A sharply divided Supreme Court on Wednesday night refused to block a Texas law that bans most abortions, leaving the country’s most restrictive abortion measure intact.
Just before midnight, the court denied an emergency request from abortion providers to block the law, issuing a 5-4 ruling with Chief Justice John Roberts joining the court's three liberal justices in dissent.
The majority, citing procedural complexities, said abortion providers had failed to make a persuasive case for the court to step in but added that the challengers had raised “serious questions” about the law’s constitutionality.
Justice Sonia SotomayorSonia SotomayorThe Hill's Morning Report - Presented by Altria - Jan. 6 panel flexes its muscle Sotomayor says recent changes were made because male justices interrupted female colleagues Why Latinos need Supreme Court reform MORE, in a fiery dissent that was joined by her two fellow liberal justices, called the ruling “stunning.”
“Presented with an application to enjoin a flagrantly unconstitutional law engineered to prohibit women from exercising their constitutional rights and evade judicial scrutiny, a majority of Justices have opted to bury their heads in the sand,” Sotomayor wrote.
The Texas bill at issue was signed into law in May by Gov. Greg Abbott (R) and took effect Wednesday. It prohibits abortions after the presence of a fetal heartbeat is detected, which can occur as early as six weeks after a woman becomes pregnant, and only makes exceptions for medical emergencies.
The impact of the law was already felt in Texas by late Wednesday, according to abortion providers, who said they were complying with the new state law by not offering abortions following the detection of fetal cardiac activity. The groups estimate that about 85 to 90 percent of women who get an abortion in Texas are at least six weeks into their pregnancy.
In July, a group of abortion providers filed a lawsuit to block Texas state judges from enforcing the law and court clerks from accepting lawsuits that allege violations. But a federal appeals court late last month effectively paused the legal challenge, prompting the group's emergency request to the Supreme Court.
The challengers argue the law violates the constitutional right to abortion first recognized in the landmark 1973 decision in Roe v. Wade, which prohibits states from banning abortion before a fetus is viable, typically around 24 weeks of pregnancy.
The Texas law contains a novel mechanism that authorizes private citizens to sue those who perform or aid the procedure in violation of the measure, providing for at least $10,000 for each successful suit.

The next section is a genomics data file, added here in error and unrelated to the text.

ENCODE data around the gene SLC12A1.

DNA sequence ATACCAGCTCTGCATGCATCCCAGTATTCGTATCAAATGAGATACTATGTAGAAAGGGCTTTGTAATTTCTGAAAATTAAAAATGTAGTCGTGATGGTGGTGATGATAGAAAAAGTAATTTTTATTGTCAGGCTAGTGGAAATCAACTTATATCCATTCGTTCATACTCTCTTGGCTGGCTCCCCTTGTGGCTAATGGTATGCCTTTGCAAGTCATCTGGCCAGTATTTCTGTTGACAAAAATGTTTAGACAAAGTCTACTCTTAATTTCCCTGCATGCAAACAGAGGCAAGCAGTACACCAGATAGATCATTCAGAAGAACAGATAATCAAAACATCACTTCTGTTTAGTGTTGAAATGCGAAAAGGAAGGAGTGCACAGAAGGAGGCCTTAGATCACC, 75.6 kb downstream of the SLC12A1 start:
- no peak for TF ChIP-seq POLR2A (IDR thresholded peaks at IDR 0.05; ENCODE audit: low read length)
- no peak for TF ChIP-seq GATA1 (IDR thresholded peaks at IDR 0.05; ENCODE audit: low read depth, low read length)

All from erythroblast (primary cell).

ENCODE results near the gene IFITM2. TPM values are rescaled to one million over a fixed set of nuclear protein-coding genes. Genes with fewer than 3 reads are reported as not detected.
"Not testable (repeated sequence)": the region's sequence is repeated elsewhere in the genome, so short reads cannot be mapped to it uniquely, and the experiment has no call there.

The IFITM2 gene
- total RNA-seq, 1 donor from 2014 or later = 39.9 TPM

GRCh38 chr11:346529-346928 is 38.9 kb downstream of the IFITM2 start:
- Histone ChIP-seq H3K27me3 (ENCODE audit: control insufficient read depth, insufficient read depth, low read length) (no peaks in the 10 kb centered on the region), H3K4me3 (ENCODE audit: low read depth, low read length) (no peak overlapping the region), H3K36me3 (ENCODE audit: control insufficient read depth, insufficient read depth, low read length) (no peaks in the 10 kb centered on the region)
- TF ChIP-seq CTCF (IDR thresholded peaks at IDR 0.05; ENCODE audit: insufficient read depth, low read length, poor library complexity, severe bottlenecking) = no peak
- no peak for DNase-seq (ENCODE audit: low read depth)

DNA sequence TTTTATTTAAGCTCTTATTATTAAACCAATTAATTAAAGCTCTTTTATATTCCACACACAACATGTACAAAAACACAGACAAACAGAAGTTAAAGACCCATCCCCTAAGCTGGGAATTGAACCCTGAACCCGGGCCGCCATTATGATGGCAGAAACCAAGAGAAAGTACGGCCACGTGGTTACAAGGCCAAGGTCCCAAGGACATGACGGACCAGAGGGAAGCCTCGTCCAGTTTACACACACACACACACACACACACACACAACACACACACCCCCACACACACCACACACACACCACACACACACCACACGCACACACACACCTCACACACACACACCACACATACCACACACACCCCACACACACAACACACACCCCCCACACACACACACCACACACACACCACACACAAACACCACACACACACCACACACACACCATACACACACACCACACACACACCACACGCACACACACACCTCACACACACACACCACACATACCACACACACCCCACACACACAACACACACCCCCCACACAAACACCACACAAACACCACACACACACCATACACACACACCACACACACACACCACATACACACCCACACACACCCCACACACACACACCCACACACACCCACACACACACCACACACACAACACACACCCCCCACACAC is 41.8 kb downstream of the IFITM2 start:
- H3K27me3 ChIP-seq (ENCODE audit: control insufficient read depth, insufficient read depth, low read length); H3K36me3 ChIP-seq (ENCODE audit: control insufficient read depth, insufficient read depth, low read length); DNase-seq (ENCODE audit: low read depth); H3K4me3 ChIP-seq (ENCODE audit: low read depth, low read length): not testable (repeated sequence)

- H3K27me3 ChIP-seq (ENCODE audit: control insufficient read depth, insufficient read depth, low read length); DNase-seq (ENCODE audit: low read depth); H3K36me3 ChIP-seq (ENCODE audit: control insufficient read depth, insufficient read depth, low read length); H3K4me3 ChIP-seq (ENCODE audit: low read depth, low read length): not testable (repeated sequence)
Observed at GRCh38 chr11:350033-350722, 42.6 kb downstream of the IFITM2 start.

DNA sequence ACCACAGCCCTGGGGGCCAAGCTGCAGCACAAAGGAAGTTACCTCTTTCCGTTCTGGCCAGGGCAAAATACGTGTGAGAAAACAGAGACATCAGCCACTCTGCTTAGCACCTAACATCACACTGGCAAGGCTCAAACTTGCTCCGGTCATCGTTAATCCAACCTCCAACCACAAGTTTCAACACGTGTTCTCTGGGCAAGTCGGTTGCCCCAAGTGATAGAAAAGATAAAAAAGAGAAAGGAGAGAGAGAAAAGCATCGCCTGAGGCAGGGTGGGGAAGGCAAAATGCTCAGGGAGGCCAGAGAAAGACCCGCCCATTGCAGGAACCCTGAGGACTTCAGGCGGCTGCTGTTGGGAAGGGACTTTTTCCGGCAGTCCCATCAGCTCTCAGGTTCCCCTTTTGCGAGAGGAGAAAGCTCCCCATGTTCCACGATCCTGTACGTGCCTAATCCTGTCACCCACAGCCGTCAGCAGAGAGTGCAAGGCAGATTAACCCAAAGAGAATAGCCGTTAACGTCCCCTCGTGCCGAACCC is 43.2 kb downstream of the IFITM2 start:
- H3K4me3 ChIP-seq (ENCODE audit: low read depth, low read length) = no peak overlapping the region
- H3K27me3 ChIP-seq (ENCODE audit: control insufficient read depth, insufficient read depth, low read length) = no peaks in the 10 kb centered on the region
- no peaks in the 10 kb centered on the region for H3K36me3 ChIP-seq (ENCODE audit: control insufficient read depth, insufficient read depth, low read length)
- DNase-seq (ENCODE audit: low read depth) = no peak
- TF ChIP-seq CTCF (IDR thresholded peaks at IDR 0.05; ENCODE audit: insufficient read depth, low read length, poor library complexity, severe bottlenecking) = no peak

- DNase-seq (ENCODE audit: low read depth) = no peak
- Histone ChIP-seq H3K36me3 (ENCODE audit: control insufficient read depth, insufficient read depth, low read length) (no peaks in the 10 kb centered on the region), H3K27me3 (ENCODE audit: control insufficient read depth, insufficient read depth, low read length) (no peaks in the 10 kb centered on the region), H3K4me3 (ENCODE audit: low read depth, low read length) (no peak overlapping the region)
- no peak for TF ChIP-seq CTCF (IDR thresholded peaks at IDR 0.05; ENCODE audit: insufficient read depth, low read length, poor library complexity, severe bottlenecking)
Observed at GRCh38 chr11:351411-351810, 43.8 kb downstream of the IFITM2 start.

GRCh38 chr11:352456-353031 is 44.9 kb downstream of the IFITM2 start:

In its brief unsigned order Wednesday, the majority said it rebuffed the emergency request in part because it was unclear whether the named defendants in suit — primarily court and state officials — “can or will seek to enforce the Texas law against the applicants in a manner that might permit our intervention.”
Roberts, in dissent, said it appeared that the Texas law aimed to “to insulate the State from responsibility for implementing and enforcing” its restrictive abortion law, calling the legislative design “not only unusual, but unprecedented.”
“I would grant preliminary relief to preserve the status quo ante — before the law went into effect — so that the courts may consider whether a state can avoid responsibility for its laws in such a manner,” wrote Roberts, who was joined by liberal Justices Stephen BreyerStephen BreyerA politicized Supreme Court? That was the point Overnight Health Care — Presented by Carequest — FDA moves to sell hearing aids over-the-counter Supreme Court won't block vaccine mandate for Maine health care workers MORE and Elena KaganElena KaganSupreme Court considers Kentucky AG's power to defend abortion restriction Alito bristles over criticism of Supreme Court's 'shadow docket' North Carolina voting rights ruling offers a model of anti-racist jurisprudence MORE.
Breyer wrote a separate dissent, as did Kagan, who called the Texas law “patently unconstitutional.”
The five conservative justices who comprised the majority added that their ruling did not seek to resolve questions about “the constitutionality of Texas’s law” or foreclose future lawsuits over the measure.
The landmark 1973 decision in Roe could be in jeopardy next term, however, when the Supreme Court, with a 6-3 conservative majority, reviews a Mississippi law that bans abortion after 15 weeks.
Updated at 5:30 a.m.